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May, 29, 2016

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Health
The Navy is paying for research into an app to screen for autism in the hopes that it could eventually be tweaked to look for signs of post-traumatic stress disorder.
 
Refugees at higher risk of schizophrenia: Swedish study
Fleeing war and seeking safety, refugees are three times more likely to suffer from schizophrenia compared to the native-born population, according to a new Swedish study.
 
Sufferers of Alzheimer's disease may not have "lost" their memories, but could simply have difficulty accessing them, researchers said as they unveiled a possible treatment that could one day offer a cure to the ravages of dementia.
 
Mexico City extends air pollution alert into a 4th day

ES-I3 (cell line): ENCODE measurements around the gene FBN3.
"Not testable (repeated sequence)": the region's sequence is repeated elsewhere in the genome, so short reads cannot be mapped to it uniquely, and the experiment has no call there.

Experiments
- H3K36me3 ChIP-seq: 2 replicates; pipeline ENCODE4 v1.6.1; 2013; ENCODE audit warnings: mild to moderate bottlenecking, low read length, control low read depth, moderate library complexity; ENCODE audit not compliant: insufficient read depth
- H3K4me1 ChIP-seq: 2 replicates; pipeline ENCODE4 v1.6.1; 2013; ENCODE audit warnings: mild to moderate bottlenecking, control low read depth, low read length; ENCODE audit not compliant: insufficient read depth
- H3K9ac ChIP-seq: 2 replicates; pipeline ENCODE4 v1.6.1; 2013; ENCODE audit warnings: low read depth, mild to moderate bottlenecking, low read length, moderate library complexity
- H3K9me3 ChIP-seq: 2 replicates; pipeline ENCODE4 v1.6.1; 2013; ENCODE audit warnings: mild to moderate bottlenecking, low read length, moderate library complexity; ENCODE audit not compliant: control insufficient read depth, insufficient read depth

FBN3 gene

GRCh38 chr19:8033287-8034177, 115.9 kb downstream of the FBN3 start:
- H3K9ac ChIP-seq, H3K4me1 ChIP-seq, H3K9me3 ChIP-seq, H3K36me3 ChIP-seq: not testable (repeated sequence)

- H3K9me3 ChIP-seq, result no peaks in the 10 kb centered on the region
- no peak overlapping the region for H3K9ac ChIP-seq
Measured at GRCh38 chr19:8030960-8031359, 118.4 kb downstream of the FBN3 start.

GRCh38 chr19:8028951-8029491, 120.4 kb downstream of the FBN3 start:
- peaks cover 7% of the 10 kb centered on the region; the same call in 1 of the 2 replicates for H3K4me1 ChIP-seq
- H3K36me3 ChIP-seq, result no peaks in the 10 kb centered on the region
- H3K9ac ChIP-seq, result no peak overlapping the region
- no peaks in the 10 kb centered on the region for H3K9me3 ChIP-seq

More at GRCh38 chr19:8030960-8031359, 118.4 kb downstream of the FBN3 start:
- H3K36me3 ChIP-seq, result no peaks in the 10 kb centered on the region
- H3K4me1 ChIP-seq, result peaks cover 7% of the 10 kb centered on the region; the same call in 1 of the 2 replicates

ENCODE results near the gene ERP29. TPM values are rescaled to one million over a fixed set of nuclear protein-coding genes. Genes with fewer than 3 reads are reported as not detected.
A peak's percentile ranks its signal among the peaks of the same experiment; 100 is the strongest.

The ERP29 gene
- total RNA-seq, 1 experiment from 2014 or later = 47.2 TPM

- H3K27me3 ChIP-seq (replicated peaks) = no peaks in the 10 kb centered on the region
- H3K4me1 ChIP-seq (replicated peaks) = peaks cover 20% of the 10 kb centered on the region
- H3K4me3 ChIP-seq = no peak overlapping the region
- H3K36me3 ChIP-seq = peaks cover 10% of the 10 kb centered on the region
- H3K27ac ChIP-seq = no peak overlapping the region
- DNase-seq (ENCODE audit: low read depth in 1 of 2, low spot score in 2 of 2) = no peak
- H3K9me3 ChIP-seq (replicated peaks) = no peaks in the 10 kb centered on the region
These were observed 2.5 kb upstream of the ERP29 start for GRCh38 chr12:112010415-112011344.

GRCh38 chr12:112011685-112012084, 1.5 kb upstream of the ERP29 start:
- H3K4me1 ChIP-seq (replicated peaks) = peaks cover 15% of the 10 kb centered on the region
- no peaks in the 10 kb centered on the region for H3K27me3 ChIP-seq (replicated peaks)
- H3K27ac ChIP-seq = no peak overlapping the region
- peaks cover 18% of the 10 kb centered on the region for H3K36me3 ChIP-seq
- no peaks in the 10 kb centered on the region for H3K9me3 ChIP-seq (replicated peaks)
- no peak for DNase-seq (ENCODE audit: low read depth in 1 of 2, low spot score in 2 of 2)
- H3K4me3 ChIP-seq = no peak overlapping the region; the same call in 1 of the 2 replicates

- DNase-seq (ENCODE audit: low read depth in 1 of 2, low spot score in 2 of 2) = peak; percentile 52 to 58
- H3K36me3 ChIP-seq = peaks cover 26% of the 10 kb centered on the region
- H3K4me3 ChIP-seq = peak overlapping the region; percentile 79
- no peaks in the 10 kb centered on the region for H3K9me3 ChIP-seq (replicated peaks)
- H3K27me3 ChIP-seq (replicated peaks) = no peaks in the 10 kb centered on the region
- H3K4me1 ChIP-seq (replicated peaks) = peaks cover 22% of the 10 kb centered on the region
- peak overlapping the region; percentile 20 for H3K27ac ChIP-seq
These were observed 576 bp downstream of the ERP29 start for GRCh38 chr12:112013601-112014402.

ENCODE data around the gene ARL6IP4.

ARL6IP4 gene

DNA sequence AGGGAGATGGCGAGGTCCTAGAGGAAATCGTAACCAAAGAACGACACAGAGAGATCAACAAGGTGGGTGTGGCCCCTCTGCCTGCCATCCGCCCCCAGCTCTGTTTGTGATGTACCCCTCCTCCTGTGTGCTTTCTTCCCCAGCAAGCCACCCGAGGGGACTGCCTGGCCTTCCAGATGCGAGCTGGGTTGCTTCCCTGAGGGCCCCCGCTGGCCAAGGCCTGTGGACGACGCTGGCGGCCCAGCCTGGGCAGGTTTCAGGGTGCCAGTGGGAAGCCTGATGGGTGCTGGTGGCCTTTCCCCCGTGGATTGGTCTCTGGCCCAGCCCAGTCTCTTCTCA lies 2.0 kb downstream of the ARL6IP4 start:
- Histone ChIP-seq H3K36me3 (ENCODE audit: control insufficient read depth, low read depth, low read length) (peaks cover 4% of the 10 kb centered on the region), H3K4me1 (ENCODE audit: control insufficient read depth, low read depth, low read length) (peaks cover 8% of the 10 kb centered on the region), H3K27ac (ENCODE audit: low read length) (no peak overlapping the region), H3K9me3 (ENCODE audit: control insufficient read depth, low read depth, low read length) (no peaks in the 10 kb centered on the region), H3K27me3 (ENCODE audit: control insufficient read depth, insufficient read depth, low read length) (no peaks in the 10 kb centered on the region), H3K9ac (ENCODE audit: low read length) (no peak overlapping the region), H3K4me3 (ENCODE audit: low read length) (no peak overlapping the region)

An air pollution alert in greater Mexico City was extended Thursday, its fourth day, with authorities saying that despite slight improvements smog levels remained at almost 1 1/2 times acceptable limits in some areas.
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Overweight or obese women give birth to larger babies, says new research which could make some pregnant women think twice before reaching for a carton of ice cream.
 
More physicians prescribing exercise instead of medicine
When Dr. Michelle Johnson scribbles out prescriptions, the next stop for many of her patients is the gym, not the pharmacy.
 
The Consumers' Foundation (CF, 消基會) on Tuesday called for a complete ban on the use of antibiotics in food fed to animals.
 
An NFL official has acknowledged a link between American football and the brain disease CTE for the first time.
 
When New York City public schools began giving students report cards on their weight a decade ago, officials hoped the information would help fight an obesity epidemic in the nation's largest school system. But a new study finds being labeled fat doesn't spur weight loss, at least among students near the threshold for being flagged.
 
People who are born with genetically high cholesterol may be about twice as common in the United States as previously believed, according to new research published on Monday.
 
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